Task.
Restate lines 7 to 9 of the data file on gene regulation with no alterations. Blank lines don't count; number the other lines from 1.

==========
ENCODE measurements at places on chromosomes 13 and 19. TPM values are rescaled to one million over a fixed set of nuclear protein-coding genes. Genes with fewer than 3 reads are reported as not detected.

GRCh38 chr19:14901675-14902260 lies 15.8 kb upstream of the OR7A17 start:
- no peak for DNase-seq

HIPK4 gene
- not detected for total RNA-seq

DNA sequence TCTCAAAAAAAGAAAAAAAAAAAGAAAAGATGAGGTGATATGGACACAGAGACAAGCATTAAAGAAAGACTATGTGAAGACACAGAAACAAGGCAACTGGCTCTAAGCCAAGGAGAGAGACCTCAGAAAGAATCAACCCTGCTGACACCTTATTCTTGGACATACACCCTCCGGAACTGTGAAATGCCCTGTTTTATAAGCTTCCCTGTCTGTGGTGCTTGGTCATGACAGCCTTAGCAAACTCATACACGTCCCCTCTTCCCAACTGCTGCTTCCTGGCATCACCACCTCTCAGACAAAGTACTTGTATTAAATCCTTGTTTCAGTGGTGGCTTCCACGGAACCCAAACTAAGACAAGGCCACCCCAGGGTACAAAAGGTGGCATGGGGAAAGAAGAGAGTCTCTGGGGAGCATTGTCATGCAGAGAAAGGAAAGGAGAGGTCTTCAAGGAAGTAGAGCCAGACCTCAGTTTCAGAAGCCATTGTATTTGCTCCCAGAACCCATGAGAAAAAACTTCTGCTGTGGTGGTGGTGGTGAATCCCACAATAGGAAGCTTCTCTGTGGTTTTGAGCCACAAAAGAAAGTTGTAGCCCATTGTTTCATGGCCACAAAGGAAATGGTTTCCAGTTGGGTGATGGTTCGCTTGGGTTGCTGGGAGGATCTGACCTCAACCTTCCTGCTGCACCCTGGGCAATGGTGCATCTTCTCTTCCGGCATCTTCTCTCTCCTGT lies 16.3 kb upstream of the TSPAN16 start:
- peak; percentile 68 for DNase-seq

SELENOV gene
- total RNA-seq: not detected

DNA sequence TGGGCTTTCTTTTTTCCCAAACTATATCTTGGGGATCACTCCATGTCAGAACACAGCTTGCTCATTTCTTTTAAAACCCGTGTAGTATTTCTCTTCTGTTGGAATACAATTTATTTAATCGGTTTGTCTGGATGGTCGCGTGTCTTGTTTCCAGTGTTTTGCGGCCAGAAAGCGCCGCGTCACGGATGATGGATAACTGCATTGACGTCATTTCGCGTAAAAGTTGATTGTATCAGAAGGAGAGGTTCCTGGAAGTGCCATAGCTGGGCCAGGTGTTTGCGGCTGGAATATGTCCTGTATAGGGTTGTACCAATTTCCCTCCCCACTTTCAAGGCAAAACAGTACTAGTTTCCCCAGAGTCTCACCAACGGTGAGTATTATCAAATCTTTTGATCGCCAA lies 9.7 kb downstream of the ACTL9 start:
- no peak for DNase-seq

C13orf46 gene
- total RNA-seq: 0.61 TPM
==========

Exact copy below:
- peak; percentile 68 for DNase-seq

SELENOV gene
- total RNA-seq: not detected